JORDAN SPIETH: Yeah, my little sister was born I think eight weeks early, so she's -- she has special needs. But she's the best thing that's happened to our family. She's hilarious. She is going to be here. My family is coming in, it's going to be really exciting to have her here. She's come to a few golf tournaments and she really enjoys it. They kind of stay away from everything and rightfully so. Just would rather not be in the middle of everything. They can watch from a far. But, yeah, it's going to be really, really cool having her here. My brother, as well, is home for the summer from college. My whole family will be here along with maybe my uncle and my grandpa. It will be a fun -- really, really fun event. They're all going to stay with me. I'll feel at home. Hopefully get some home-cooked meals. My mom might cook. So we'll see.
Q. Is it Down Syndrome?
JORDAN SPIETH: No, she's on the autistic spectrum, but not diagnosed.
Q. How much younger is she than you?
JORDAN SPIETH: Seven years.
Q. I want to ask you a two-part question about Hideki from Japan. Last year at U.S. Open you played with him, and this year again you will play with him on the same pair. What is your impression of Hideki Matsuyama? And my second question is, do you believe you and Hideki compete in top level for many years to come?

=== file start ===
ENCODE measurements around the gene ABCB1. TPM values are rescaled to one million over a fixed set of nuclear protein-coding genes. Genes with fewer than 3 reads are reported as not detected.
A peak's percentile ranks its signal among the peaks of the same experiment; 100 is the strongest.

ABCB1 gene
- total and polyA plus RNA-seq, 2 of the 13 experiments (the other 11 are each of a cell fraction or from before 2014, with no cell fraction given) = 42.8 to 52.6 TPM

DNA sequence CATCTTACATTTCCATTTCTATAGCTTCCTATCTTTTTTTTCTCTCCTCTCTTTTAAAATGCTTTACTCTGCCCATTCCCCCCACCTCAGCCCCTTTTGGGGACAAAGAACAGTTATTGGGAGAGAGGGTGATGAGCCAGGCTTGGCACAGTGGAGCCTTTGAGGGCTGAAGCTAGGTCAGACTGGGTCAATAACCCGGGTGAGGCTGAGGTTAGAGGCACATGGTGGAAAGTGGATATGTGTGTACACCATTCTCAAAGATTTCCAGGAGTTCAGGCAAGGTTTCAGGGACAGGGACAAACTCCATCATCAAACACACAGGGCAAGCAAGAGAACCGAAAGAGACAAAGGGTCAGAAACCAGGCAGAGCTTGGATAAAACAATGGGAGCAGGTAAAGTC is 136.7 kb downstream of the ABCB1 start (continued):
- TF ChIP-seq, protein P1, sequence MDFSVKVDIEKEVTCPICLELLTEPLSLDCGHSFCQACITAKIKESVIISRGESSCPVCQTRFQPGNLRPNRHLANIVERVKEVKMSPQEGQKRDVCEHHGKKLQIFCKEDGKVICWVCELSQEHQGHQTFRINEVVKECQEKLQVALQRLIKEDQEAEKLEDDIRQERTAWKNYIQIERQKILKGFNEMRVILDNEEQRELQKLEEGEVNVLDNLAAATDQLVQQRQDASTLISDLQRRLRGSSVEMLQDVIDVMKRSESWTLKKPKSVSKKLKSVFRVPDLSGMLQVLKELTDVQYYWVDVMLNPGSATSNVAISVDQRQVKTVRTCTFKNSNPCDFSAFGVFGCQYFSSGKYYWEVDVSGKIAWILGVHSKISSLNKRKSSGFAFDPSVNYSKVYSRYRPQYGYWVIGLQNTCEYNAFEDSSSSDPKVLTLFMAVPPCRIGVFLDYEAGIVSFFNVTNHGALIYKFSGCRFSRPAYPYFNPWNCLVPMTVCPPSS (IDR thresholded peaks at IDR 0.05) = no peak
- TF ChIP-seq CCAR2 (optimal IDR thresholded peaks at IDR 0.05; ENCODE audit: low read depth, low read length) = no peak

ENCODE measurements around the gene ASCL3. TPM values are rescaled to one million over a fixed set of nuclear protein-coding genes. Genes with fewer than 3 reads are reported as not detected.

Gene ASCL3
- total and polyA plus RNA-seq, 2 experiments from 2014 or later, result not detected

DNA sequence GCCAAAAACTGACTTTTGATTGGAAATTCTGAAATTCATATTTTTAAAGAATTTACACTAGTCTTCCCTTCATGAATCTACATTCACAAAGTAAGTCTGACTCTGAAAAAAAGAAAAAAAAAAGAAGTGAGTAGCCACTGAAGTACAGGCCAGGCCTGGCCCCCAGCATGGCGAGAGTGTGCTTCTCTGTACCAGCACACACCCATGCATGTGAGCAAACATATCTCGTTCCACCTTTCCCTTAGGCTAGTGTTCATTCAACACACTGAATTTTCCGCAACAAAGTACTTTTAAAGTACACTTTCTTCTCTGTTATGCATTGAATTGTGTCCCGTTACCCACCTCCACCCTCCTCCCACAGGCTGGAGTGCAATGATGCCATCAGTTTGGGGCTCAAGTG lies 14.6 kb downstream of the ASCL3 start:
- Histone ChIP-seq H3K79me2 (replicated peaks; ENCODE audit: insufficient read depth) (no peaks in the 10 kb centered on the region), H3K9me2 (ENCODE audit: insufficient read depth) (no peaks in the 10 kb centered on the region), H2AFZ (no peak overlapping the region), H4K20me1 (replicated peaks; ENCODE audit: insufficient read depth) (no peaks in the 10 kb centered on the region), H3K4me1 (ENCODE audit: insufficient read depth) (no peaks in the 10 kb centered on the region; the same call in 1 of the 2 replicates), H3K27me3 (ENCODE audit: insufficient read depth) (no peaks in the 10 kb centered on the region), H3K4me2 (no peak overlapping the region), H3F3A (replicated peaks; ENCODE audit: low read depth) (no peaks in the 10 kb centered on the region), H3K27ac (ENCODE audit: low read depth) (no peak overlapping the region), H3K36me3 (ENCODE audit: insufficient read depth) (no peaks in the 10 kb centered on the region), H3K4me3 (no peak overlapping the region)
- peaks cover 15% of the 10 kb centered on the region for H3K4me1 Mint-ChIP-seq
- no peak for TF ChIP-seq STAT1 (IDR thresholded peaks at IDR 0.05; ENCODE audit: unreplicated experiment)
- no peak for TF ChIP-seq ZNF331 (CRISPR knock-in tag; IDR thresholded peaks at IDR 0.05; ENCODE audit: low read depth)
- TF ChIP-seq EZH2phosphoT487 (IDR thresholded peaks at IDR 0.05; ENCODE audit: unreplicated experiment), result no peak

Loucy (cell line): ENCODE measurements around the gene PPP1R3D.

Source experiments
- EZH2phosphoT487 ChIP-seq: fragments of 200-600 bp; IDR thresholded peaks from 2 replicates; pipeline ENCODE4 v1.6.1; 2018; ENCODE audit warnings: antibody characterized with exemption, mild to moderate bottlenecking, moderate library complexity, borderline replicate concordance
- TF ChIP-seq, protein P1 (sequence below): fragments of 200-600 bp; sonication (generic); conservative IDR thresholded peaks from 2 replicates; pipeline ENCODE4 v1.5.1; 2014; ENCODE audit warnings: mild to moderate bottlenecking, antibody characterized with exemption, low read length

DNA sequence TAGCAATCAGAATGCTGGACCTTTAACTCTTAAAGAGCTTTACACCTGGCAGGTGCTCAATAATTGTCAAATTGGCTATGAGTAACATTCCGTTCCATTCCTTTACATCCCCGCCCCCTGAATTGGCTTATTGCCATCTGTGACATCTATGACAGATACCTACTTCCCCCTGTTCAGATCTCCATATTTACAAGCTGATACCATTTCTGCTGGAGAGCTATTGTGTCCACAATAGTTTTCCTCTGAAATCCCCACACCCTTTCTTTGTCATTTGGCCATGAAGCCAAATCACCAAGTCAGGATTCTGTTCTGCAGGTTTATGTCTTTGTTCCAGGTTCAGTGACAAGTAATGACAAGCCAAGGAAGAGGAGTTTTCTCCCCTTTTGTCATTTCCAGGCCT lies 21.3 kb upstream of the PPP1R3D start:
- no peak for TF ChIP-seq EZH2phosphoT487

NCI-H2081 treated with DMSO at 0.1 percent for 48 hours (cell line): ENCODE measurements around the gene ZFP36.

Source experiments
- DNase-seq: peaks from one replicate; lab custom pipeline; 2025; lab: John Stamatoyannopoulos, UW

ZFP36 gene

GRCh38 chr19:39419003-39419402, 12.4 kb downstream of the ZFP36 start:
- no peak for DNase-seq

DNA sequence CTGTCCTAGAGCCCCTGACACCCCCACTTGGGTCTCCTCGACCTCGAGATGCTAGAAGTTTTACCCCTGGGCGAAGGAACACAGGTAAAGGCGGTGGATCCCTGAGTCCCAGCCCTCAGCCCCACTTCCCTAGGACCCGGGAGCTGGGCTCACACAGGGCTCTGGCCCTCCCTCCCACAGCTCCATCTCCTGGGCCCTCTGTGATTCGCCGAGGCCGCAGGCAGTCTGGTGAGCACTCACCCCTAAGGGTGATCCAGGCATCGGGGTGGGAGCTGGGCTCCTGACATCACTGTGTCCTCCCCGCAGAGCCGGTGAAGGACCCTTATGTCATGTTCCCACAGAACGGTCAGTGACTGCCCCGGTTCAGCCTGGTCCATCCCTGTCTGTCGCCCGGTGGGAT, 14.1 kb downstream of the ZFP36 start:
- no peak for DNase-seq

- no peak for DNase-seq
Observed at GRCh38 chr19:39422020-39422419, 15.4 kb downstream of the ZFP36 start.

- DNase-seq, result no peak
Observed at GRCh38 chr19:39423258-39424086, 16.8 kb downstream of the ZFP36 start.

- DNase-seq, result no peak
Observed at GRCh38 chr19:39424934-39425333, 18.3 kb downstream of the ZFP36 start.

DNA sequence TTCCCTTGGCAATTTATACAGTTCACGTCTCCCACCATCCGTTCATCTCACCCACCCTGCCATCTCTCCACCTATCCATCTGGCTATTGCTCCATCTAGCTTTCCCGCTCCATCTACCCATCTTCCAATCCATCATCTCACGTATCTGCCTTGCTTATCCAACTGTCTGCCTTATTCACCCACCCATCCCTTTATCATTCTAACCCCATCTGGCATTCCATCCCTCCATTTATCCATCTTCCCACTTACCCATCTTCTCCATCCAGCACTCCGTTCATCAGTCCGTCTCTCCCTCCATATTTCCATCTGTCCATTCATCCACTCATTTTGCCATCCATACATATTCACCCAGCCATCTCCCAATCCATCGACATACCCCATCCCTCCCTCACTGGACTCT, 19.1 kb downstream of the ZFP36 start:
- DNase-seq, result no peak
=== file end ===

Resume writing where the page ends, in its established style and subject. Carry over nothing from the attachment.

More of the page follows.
JORDAN SPIETH: Well, Hideki, I got my first impressions last year when we were paired together. And it was more we were just watching Billy Horschel hitting all 18 greens in the first round. But Hideki obviously played well there. I knew of him well before from how he played at the Masters for a couple of years as an amateur. And he's got an incredible game. Everyone saw it a couple of weeks ago. Able to win one of the most prestigious PGA events of the year at Jack's place. He's got it all. I know he was a little injured, he had some injuries at the beginning of this year. He's over them now and obviously back on track where he was before. And the other part of your question, yeah, I think -- I think he's 22. So he's still digging his feet here in the United States and learning a lot of things and obviously making an impact on the course, as well. I'm looking forward to playing with him. I don't think it's necessarily a rivalry or anything. We both respect each other. I talk to him here and there when I can. I don't speak Japanese and he's learning English, so communication isn't great. But he's very nice, very respectful and I enjoy playing golf with him.